“I hope I never ridicule what is wise or good. Follies and nonsense, whims and inconsistencies do divert me, I own, and I laugh at them whenever I can.” –Elizabeth Bennett in Pride and Prejudice
Jane Austen lived from 1775-1817, and her novels came out between 1813 and 1818. She grew up the daughter of a rector in Steventon, England. She was similar to many of her literary heroines in that her family was a member of the gentry, although at the lower end in terms of income. She was close to her large family, especially to her brothers. She never married, but enjoyed her nieces and nephews.
I know what you are thinking: BORING! The pathetic spinster lived a boring life. She probably spent her days sipping tea, doing needlework, and trying not to let her breasts fall out of those ridiculous dresses they wore.
Jennifer Ehle and Colin Firth in the 1995 BBC Mini-Series version of Pride and Prejudice
Seriously, Elizabeth Bennett needs to be careful not to bend over too far or Colin Firth will get quite an eyeful.
But, back to my point. Jane may well have sipped a lot of tea, but she nonetheless rocked. Maybe not like Joan Jett:
Image found on http://feminema.files.wordpress.com/2010/04/joan_jett.jpg
But perhaps something like this:
Tina Fey at the SAG Awards
Yes, Tina Fey.
Some of Austen’s fans (and many of her detractors—most of whom have not even read her) focus on the romantic, costume-drama side of Austen. Austen is all about silly women hunting for husbands rather than doing something more important, like getting a job or hunting for lions or drinking a lot of absinthe in European cafes.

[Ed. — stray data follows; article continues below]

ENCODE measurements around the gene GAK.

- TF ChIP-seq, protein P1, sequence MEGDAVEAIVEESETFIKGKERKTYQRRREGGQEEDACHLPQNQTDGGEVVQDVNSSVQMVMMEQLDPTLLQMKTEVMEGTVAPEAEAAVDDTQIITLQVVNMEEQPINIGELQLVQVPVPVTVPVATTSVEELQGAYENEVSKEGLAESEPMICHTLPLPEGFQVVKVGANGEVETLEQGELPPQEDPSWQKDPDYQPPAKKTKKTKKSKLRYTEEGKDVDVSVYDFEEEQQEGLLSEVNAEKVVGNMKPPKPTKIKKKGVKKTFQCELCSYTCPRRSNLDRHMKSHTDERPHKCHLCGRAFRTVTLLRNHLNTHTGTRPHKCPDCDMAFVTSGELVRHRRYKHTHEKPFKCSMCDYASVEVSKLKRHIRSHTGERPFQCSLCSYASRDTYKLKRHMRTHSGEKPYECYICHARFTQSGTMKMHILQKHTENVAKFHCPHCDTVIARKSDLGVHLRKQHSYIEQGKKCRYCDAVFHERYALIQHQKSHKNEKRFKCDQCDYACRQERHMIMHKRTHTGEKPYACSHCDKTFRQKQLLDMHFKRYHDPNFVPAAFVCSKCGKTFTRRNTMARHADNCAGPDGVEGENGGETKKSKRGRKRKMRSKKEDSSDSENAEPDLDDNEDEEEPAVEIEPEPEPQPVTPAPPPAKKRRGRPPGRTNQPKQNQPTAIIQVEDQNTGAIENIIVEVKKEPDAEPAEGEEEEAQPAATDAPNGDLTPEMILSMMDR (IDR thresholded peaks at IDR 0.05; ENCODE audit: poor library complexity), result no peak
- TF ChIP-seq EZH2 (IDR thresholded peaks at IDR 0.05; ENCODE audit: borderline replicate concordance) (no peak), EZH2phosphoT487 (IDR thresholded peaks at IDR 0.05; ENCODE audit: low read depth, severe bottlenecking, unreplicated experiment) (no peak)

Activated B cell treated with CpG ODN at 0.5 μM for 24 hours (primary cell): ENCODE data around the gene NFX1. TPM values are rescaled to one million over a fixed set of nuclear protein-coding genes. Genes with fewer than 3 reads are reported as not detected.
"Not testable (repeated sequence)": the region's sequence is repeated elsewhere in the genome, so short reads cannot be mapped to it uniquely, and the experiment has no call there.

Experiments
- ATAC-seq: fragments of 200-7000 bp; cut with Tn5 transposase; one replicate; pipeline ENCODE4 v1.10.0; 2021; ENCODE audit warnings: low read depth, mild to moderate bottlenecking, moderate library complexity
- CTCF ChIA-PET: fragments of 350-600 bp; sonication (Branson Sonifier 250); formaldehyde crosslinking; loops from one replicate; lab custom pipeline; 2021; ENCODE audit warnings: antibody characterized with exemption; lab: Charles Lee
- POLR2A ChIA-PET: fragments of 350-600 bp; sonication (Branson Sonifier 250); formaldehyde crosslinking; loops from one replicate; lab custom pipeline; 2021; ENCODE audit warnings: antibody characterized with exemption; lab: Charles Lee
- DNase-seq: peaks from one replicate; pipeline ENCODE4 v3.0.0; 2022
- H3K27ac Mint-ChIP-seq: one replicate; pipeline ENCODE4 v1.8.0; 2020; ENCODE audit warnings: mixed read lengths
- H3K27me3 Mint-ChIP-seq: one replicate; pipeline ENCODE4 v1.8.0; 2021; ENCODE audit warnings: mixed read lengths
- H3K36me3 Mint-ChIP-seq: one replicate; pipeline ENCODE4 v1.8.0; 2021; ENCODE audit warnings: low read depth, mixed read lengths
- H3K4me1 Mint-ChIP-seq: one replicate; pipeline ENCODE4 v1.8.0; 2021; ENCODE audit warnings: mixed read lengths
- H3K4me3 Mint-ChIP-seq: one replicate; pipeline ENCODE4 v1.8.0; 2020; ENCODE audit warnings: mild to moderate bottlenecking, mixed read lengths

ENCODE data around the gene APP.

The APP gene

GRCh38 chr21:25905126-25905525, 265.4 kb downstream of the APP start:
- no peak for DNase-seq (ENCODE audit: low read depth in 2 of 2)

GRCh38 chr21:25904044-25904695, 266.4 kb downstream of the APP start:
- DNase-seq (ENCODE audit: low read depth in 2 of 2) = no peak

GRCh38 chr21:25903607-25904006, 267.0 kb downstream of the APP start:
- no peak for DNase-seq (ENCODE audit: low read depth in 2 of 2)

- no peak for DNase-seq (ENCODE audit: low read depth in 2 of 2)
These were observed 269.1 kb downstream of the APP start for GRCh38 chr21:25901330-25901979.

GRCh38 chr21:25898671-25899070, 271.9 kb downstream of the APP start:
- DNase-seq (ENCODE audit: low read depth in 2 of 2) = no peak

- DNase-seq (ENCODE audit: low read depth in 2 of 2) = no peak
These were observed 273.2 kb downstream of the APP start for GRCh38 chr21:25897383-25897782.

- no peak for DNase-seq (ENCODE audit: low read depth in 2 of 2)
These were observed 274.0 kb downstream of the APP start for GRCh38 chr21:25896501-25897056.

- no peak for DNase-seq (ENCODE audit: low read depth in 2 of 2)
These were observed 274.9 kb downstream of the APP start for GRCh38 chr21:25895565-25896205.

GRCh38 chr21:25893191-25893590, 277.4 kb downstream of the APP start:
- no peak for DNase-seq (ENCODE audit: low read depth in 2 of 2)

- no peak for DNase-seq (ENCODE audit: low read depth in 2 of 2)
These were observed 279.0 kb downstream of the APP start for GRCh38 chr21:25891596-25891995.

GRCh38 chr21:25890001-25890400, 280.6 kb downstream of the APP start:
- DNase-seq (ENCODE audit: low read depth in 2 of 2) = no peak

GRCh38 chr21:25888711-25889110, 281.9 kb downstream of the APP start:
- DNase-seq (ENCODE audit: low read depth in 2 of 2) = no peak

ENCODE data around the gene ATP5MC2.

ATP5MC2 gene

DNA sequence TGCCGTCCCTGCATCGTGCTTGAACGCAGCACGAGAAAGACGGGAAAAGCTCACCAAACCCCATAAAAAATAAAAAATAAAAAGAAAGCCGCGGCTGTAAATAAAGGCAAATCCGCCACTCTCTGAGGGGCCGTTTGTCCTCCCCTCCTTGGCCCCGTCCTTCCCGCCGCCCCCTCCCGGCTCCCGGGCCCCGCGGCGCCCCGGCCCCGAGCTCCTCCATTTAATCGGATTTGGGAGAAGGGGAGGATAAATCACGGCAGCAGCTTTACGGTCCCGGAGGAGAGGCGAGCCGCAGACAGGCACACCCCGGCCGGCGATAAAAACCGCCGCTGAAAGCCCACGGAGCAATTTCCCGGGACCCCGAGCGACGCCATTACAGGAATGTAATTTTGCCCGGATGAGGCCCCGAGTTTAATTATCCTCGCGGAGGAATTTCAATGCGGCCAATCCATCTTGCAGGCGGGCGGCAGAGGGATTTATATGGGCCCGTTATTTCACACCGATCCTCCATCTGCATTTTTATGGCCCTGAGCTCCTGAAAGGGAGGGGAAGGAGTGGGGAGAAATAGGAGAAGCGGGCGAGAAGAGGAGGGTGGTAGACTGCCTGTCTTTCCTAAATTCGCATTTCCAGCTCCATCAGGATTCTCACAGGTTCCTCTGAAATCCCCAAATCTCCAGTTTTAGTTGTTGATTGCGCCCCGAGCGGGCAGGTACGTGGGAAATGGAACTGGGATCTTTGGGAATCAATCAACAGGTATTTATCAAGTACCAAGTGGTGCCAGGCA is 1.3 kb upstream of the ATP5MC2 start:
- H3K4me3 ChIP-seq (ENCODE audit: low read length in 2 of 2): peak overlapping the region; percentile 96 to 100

While it’s true that there is a fair amount of husband-hunting going on in Austen’s novels, it is also true that women of the gentry had no other way of making a living. Getting married WAS their job. Many women could not even inherit their father’s property because English inheritance law favored sons. Is it any wonder that Mrs. Bennett is obsessed with finding husbands for her five (yes FIVE) unmarried daughters?
But I digress. The real reason Jane Austen Rocks is because of her snark. She is hilarious in her skewering of the pretentious, the ridiculous, the idiotic, the pathetic, and the self-deluded, which is just about everyone. In other words, she is Tina Fey.
What makes Austen even more remarkable, in my humble opinion, is that her characters, especially Elizabeth Bennett, manage to remain reasonably happy even though they live such restricted lives among such an assembly of knuckle-heads. Sister Jane manages to be happy by being blissfully ignorant of the baser side of human nature. The same cannot be said of Elizabeth Bennett. She recognizes everybody’s flaws, laughs at them, and yet still retains her good humor, rather than sinking into a black hole of bile or shutting herself off from the world and her responsibilities the way Mr. Bennett does.
While Pride and Prejudice ends on a happily-ever-after note, with the worthy heroines marrying rich men—for love—Austen’s own life did not have such an ending. She never did marry, and she was forced to live off of her brothers, without even a stable home of her own. However, I can’t say for sure, but it certainly seems from what we know about her is that she was just fine nonetheless.
In other words, Jane Austen rocks because she is an example of how a person can use her mind, spirit, and wit to keep her “head above water” and enjoy the spectacle that our fellow human beings offer us.
Jennifer Ehle and David Bamber in 1995 BBC Version of Pride and Prejudice
As long as we are not forced to marry said spectacle, that is.